Finally, since James52 and Festinger36 researchers have emphasized that people have a "sense of inconsistency"—a subjective experience that communicates the overall quality of mental processing. This subjective experience can efficiently represent rich relational information53. Indeed, people rely on "structural experiences" such as a sense of coherence, fluency, integrity, or rightness to make a variety of judgments49,54,55. Interestingly, this sense of inconsistency can arise incidentally, induced by background stimulus features, yet still influence target judgments56. Accordingly, in the current research we explore how trust judgments depend on this general sense of consistency, even when induced by incidental features.
The preceding discussion suggests that many different theoretical considerations converge on the following prediction: Subjective consistency should serve as an input into trust judgments, and trust should increase with greater subjective consistency. The current studies examined this hypothesis using a simple paradigm where basic components of a stimulus varied in consistency.
In Experiment 1, we asked participants to judge their trust in targets described by a pair of words—an adjective and a noun that varied on consistency. The goal here was to manipulate consistency within the same person target (described by an adjective and a noun). We did it by pairing the target person (noun) with descriptions (adjectives) that either fit the person (noun) or not (Supplementary Table 1).
In Experiment 2, we asked participants to play an economic Trust Game with, or judge trust of, visual targets—pictures of people presented on backgrounds varying in incidental consistency. This was important for three reasons. First, we wanted to assess the role of consistency between the target and its context (rather than within the target itself). Second, we wanted to examine if sources of inconsistency can also be visual. Third, we wanted to move beyond trust judgments to a trust behavior that involves a decision to accept vulnerability to the target person, as implied in the trust definition by Rousseau et al.11 and traditionally studied in economic trust games23.
In each experiment, we also independently measured and examined the role of subjective inconsistency and its relation to objective measures of inconsistency in stimulus features. This independent measurement was designed to avoid a possible bias from a bleed-over of consistency judgments into judgments of trust. Information about how our sample size was determined for each study, a discussion of statistical power, and data exclusions are presented in Supplementary Materials.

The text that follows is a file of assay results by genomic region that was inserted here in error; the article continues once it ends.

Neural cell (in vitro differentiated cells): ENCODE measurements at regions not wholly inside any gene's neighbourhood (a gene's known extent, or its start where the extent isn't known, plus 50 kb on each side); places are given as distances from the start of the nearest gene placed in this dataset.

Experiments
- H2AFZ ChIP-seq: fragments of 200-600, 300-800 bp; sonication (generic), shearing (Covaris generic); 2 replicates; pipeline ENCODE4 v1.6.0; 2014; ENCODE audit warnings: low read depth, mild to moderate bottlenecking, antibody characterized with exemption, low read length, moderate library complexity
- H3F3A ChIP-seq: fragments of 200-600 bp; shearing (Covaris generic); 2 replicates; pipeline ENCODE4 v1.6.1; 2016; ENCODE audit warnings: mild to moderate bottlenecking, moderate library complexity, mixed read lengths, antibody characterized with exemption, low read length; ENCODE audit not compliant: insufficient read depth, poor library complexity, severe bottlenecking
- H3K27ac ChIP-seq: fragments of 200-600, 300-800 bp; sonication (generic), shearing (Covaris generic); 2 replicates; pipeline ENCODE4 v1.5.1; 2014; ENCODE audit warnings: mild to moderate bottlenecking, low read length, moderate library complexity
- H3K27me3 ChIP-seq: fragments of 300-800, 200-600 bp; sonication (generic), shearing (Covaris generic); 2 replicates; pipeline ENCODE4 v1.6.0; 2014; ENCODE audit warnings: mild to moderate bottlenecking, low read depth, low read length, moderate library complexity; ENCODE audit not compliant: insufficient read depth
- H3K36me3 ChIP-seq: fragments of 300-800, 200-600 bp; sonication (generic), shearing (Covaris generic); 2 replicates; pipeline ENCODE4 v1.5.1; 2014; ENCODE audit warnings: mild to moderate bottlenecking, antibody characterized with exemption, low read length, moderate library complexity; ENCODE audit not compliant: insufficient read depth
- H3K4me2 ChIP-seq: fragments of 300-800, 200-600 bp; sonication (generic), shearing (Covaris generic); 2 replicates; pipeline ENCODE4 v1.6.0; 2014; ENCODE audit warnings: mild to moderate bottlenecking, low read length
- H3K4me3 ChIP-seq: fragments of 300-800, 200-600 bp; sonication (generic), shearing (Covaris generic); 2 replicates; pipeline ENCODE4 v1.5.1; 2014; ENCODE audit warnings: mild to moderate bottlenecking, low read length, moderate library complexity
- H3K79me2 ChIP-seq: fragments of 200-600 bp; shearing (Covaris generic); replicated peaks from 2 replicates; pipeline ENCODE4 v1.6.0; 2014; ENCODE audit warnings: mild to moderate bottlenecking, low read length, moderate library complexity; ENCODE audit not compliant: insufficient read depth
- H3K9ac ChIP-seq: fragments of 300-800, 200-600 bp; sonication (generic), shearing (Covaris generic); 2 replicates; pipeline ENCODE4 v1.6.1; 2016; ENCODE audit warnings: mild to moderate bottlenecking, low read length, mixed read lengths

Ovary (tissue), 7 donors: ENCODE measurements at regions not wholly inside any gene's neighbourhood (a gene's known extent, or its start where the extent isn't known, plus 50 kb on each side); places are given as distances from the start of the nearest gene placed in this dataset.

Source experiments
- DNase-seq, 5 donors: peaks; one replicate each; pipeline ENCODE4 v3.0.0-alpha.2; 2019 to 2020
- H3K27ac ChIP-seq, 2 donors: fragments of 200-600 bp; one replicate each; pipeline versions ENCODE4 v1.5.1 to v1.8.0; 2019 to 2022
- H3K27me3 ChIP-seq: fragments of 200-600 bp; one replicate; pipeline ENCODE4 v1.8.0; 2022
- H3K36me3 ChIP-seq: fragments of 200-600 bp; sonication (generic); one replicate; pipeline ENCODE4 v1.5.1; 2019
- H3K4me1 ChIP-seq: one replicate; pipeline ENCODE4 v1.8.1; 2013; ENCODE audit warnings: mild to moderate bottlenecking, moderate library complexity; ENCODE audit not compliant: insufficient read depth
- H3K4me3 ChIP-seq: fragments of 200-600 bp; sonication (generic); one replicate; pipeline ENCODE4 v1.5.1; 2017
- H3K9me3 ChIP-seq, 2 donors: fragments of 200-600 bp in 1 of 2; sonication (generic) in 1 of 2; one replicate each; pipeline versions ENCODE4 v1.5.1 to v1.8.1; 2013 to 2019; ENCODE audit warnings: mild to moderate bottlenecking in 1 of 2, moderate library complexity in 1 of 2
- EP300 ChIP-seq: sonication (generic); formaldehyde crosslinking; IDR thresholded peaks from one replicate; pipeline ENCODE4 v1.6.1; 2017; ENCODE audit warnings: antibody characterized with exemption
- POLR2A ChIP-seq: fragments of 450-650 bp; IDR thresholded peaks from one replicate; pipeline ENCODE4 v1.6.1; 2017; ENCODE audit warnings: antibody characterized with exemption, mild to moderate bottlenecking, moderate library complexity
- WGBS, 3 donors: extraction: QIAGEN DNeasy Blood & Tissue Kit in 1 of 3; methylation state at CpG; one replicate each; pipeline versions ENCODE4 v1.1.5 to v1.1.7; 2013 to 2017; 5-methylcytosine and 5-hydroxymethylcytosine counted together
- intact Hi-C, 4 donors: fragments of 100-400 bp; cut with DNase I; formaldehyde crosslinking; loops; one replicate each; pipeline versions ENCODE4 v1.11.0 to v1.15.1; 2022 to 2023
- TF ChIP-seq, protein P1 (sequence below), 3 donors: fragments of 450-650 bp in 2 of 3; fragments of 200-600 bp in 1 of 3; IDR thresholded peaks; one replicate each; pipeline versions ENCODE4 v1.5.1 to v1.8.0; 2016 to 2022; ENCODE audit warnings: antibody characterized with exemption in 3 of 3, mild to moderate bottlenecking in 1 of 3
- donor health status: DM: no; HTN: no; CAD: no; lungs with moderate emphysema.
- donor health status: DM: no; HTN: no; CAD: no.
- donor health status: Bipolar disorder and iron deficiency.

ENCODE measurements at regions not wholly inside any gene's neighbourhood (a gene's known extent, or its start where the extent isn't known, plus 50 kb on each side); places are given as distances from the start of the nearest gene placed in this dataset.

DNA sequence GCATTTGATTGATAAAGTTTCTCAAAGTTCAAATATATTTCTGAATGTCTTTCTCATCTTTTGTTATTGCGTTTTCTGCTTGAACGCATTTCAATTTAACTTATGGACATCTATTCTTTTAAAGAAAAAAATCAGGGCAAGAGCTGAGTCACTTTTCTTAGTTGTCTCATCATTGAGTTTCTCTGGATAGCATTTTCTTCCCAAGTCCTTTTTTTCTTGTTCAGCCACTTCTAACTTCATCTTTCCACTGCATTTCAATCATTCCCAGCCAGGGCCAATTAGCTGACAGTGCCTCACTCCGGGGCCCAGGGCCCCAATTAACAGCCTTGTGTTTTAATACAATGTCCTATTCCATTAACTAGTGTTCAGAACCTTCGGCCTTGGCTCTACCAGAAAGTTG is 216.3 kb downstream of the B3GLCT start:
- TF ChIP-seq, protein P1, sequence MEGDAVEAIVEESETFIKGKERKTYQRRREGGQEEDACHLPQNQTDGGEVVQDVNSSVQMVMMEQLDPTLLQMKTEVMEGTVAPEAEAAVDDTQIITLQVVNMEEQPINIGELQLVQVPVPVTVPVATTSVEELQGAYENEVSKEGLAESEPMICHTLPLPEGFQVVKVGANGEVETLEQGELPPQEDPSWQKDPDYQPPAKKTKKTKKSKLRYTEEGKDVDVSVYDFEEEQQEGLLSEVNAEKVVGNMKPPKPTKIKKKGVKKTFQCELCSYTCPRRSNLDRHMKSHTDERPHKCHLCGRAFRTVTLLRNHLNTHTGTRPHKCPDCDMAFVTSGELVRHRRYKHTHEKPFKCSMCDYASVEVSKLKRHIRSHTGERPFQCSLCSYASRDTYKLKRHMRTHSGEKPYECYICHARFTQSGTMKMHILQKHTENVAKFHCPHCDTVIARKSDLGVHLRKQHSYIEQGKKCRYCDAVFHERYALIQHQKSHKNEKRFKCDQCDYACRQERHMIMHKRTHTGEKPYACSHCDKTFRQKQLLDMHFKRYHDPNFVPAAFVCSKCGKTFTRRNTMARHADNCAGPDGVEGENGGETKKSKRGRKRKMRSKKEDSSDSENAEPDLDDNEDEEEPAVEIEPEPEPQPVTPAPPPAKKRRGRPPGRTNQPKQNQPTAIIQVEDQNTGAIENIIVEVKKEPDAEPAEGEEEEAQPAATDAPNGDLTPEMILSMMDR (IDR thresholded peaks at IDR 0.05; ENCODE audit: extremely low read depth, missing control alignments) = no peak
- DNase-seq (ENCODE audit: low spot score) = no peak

This experiment investigated how internal consistency of a target's verbal description influences trust judgments. This experiment consisted of three separate sub-studies (each study having an independent participants sample) aimed at separately assessing (i) trust and valence of individual components of a target description (Study 1A), (ii) subjective consistency of the compound target description (Study 1B) and (iii) trust judgments for the target description (Study 1C). Our final analyses then combine the three sub-studies (samples) to assess the interrelationship between the key variables.
Design and participants
Study 1A had 50 participants (10 males, MAge = 29.9, SDAge = 8.32). Study 1B had 122 participants (61 males, MAge = 29.5, SDAge = 5.93). Study 1C had 106 participants (53 males, MAge = 28.8, SDAge = 5.54). Each person participated only in one of the studies. For Study 1A, participants came from a SWPS University in Poland. In Studies 1B and 1C responses came from the Polish Nationwide Online Public Opinion Poll Panel Ariadna. All participants were Polish and were tested in their native Polish language. Participants responded to our research questions that were embedded in an unrelated larger public opinion survey. The administrators of Ariadna Panel employ an internal system of checks to ensure that participants understand the materials and provide quality data.
The procedure was approved by the ethics committee of the Robert Zajonc Institute for Social Studies at the University of Warsaw. Before the survey, all participants were informed about the procedure and told that they could withdraw at any point. All participants gave informed consent and were rewarded with credits (in Study 1A—they received academic credits, in Studies 1B and 1C Ariadna Panel rewarded them with credits that could be exchanged for small gifts). All methods and procedures were performed in accordance with the relevant guidelines and regulations.
In Study 1A, participants saw a list of 91 different words (45 adjectives and 46 nouns) selected in the pilot studies described in Supplementary Materials. These words were used to construct the pairs in Studies 1B and 1C. In Study 1 A, each word was presented separately and was rated on trust and valence using 5-point Likert scales, ranging from − 2 to + 2. The specific questions were "How much would you trust a person characterized by this word?" and "How negative/positive is this word for you?".